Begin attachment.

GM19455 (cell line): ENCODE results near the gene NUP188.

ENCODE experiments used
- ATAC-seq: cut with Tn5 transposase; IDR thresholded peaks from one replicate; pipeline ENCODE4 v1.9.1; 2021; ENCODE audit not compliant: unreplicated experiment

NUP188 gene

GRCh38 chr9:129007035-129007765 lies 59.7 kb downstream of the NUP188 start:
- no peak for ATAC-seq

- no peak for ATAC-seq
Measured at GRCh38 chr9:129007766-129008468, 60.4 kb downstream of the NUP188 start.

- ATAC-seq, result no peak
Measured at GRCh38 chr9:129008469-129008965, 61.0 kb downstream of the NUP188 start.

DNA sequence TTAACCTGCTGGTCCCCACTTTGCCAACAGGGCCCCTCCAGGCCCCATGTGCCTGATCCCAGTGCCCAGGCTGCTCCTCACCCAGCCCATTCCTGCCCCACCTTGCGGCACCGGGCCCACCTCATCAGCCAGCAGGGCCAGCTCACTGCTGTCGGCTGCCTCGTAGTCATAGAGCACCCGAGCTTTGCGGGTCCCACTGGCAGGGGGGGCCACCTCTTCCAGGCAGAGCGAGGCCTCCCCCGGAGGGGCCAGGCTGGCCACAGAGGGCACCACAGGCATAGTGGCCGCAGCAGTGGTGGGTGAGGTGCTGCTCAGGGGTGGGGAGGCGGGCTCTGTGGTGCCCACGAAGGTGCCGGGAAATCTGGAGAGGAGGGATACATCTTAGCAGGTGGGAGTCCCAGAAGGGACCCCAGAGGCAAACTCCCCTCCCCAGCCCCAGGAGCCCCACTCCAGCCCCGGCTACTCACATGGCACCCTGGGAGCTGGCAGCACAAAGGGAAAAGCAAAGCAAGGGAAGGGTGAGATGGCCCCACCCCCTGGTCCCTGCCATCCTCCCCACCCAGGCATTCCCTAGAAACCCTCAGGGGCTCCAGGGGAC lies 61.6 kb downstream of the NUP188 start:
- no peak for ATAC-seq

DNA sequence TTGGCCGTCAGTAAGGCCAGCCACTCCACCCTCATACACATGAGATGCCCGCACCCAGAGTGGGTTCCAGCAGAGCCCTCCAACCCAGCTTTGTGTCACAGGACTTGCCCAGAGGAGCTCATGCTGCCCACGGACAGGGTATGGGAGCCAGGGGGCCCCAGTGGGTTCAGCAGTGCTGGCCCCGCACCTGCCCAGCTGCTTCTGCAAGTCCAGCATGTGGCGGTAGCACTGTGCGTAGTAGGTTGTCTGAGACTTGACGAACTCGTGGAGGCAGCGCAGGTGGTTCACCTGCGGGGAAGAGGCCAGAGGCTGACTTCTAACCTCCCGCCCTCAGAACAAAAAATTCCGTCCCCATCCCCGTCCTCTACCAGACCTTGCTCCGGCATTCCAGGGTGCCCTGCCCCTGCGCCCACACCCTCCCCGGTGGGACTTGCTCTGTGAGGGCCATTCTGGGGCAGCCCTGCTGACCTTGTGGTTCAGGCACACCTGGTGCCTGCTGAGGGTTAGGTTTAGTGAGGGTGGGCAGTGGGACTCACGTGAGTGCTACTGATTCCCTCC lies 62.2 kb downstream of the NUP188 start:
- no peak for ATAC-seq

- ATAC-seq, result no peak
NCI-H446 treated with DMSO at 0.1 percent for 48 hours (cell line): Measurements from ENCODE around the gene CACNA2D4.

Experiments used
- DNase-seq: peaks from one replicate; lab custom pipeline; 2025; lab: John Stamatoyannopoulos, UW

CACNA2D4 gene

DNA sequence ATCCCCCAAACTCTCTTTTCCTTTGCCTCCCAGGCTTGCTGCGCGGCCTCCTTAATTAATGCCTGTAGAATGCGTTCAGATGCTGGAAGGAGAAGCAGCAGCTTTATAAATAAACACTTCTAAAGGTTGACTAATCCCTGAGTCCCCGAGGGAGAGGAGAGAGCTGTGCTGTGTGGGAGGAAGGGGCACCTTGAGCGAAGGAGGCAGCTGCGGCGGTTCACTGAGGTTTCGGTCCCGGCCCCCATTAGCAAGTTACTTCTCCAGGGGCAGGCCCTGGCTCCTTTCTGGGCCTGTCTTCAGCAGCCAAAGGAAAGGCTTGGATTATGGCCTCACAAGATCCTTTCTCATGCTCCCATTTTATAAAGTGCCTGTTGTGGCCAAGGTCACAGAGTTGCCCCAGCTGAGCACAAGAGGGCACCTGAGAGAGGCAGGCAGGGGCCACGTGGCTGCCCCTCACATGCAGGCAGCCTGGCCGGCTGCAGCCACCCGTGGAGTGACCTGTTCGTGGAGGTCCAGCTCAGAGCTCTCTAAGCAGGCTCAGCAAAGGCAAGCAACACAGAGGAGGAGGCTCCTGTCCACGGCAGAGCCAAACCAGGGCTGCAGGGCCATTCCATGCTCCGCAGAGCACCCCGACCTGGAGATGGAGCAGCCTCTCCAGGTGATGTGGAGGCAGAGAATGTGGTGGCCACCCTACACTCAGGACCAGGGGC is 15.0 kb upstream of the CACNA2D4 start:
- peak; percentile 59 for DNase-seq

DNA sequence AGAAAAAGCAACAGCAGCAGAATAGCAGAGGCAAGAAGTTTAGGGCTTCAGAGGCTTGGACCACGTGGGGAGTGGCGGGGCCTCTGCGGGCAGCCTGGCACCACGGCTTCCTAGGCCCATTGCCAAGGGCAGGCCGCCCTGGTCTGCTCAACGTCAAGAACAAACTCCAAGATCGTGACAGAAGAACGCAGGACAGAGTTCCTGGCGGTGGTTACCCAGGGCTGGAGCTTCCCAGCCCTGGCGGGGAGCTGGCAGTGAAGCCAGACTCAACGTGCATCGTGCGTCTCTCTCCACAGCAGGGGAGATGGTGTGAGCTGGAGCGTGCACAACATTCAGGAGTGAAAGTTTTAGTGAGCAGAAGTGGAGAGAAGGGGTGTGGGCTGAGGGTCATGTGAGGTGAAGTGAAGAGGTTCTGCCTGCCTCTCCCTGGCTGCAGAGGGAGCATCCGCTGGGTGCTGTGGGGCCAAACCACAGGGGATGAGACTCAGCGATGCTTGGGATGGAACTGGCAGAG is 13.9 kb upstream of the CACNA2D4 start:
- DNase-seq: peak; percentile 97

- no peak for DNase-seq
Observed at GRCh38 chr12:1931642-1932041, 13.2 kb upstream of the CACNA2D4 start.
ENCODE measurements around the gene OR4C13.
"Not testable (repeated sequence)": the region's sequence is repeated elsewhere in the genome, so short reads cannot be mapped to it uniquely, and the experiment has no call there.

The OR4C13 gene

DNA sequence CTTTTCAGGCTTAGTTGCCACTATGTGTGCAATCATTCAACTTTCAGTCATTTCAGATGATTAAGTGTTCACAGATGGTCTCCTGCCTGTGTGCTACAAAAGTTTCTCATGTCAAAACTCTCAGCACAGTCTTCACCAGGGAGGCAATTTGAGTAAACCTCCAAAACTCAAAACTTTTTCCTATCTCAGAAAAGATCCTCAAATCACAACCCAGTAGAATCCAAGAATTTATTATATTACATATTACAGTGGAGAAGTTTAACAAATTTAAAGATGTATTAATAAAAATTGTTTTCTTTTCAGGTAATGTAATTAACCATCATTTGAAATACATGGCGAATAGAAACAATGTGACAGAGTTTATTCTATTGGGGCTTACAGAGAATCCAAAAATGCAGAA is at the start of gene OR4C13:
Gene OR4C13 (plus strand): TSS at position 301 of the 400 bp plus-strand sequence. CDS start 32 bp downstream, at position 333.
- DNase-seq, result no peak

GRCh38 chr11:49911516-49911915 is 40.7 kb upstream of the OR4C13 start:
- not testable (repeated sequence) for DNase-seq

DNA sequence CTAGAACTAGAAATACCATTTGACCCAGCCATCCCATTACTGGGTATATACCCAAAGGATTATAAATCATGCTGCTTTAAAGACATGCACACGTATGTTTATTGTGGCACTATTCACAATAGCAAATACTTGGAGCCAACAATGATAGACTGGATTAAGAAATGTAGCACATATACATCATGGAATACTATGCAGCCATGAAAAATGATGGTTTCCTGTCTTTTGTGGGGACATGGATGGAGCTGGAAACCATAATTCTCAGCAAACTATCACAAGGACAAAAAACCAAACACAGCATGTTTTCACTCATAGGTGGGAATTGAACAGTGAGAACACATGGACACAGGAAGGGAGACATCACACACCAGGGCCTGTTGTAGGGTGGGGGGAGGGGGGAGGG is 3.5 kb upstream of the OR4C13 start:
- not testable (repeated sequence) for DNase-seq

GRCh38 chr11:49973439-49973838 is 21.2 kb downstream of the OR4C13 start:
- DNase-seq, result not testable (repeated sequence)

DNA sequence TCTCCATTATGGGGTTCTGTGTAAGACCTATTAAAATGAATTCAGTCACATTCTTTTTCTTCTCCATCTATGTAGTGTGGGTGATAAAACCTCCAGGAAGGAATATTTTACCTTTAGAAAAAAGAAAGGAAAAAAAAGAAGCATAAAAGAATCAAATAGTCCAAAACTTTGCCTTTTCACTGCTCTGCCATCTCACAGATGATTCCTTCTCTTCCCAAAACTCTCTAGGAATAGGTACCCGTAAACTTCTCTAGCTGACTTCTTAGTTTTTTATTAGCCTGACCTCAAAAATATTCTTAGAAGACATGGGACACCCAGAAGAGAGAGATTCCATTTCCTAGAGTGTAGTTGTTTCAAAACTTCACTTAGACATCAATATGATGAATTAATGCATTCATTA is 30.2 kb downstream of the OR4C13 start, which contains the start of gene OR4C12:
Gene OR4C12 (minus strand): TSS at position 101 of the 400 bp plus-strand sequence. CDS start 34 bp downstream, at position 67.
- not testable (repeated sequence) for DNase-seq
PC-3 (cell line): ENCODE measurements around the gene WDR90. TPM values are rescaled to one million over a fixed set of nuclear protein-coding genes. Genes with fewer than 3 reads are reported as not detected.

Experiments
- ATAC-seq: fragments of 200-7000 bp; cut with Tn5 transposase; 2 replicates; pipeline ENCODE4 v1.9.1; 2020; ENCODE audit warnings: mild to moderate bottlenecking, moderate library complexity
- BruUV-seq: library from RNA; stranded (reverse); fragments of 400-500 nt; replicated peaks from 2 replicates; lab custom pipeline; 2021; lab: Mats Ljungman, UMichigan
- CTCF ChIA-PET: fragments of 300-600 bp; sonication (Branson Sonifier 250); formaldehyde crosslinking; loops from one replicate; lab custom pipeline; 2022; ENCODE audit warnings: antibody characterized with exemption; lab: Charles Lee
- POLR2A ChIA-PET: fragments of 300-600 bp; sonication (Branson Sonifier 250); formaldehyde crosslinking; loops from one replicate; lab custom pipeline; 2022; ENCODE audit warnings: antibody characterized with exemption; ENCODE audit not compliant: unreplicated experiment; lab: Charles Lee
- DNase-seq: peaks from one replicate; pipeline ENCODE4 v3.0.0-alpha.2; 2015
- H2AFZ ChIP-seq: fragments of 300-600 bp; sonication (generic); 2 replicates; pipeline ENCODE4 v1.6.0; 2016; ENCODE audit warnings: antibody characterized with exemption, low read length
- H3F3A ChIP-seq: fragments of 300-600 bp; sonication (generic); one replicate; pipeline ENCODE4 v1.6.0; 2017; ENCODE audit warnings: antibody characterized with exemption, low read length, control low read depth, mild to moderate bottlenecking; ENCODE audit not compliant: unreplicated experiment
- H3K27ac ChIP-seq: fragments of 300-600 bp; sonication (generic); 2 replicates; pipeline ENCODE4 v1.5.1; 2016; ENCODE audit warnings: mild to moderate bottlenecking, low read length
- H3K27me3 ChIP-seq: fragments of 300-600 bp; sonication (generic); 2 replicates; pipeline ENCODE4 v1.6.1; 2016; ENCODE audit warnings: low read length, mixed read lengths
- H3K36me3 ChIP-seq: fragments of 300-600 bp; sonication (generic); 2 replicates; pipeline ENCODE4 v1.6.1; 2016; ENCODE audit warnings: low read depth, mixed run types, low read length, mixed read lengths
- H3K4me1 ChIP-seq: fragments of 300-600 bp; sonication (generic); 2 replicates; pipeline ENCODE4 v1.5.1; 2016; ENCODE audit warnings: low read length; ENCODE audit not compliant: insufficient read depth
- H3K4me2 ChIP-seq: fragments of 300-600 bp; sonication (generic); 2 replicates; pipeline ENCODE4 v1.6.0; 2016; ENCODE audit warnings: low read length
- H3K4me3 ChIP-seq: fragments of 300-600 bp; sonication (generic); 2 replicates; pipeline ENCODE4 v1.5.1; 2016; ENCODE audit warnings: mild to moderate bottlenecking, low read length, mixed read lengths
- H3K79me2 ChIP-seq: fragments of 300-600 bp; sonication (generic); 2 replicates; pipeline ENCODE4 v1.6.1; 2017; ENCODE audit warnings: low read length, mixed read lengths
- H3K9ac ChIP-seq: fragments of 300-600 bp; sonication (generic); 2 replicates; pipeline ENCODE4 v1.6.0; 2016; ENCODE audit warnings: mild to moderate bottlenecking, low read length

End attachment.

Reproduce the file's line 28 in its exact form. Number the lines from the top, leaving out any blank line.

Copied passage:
The OR4C13 gene